Comparison of the five most significant variables with one another showed several illuminating features (S1 Fig). First, the number of deaths per 100,000 were clustered below 100 per 100,000, with New York being a significant outlier. Second, unsurprisingly, retail and grocery mobility metrics appear to be the most highly correlated of the explanatory variables. Third, the best fit curve to the number of deaths per 100,000 and PWPD appears to (1) be linear, and (2) display the strongest correlation with ndeaths.

An analysis of the residuals suggests that Hawaii, New Mexico, and Rhode Island (observations 11, 31, and 39) deviate most (S2 Fig (left)). The fitted line through the residuals suggest the possibility that a non-linear relationship might be more appropriate; however, given the relatively high R2 ∼ 0.9, we suggest that this is not necessarily so. Comparing the standardised residuals against theoretical quantiles suggests that the errors are approximately normally distributed, at least for most of the states. Notably, New York (32) and Hawaii (11) (and, to a lesser extent, Rhode Island (39)) are outliers (S2 Fig (right)). To check for homoscedasticity, that is, the assumption of equal variance, we can assess whether the residuals are spread equally along the ranges of the predictors. The notable outliers are, once again, Hawaii (11), Rhode Island (39), and New York (32). Although there is variability, with the exception of New York, the standardised residuals are roughly equal to one and constant along the fitted values (S3 Fig (left)).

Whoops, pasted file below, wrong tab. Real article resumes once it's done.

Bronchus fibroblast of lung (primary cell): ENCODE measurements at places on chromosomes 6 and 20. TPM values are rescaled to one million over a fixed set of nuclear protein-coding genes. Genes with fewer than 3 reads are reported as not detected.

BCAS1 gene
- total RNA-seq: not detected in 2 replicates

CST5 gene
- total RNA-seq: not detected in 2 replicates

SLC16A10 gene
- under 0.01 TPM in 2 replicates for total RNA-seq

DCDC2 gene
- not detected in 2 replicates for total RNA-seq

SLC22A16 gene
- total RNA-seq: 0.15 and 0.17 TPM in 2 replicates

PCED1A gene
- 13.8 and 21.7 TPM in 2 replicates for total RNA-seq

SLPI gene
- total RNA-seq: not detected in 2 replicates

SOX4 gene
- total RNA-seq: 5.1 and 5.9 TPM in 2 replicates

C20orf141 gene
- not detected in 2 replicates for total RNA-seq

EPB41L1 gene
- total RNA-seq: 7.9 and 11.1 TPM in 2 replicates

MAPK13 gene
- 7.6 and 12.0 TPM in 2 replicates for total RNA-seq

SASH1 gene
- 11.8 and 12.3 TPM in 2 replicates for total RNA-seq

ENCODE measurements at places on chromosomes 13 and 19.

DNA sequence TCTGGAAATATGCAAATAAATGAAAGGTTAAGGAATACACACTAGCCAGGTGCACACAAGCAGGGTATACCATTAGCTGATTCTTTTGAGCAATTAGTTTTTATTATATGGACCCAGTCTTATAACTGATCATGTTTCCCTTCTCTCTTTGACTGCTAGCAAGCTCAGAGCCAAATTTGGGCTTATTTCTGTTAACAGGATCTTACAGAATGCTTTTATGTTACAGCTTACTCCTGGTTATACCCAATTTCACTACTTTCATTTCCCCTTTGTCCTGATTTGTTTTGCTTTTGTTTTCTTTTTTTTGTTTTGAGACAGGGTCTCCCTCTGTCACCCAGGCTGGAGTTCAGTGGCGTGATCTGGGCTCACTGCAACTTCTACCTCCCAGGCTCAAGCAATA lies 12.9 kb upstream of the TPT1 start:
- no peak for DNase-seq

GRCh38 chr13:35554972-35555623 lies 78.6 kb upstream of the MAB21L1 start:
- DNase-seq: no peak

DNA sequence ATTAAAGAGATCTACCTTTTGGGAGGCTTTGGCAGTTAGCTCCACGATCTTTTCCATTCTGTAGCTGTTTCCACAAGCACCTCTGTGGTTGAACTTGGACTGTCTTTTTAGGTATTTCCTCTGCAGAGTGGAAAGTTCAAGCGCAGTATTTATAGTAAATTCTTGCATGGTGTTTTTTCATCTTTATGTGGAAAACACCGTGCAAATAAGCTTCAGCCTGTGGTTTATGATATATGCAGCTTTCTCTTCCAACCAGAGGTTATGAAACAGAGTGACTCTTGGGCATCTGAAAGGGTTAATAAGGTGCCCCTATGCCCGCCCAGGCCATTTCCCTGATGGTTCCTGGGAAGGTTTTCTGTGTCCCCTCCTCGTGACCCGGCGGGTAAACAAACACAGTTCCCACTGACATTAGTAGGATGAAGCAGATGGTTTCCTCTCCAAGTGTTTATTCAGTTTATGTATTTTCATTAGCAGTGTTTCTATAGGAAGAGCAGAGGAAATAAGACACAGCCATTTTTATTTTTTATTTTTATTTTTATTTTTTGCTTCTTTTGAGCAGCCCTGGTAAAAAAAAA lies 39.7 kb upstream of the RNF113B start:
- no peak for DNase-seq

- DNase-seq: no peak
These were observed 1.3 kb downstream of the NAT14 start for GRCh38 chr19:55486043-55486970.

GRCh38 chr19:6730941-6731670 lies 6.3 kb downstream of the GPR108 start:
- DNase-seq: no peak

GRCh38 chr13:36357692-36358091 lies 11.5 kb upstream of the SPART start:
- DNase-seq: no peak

Finally, considering the variation of the residuals against leverages, we can estimate to what extent the outliers are influential in the regression analysis. The leverage of a particular observation (state) is related to how much its value on the predictor variable differs from the mean of the predictor variable. We use Cook’s distance as a measure of the influence of an observation, with values lying in the upper-right or lower-right being indicative of unduly influential observations. Unsurprisingly, New York (32) is clearly influential (S3 Fig (right)). Following this, Hawaii (11), and to an even lesser extent, New Jersey are leveraging the results.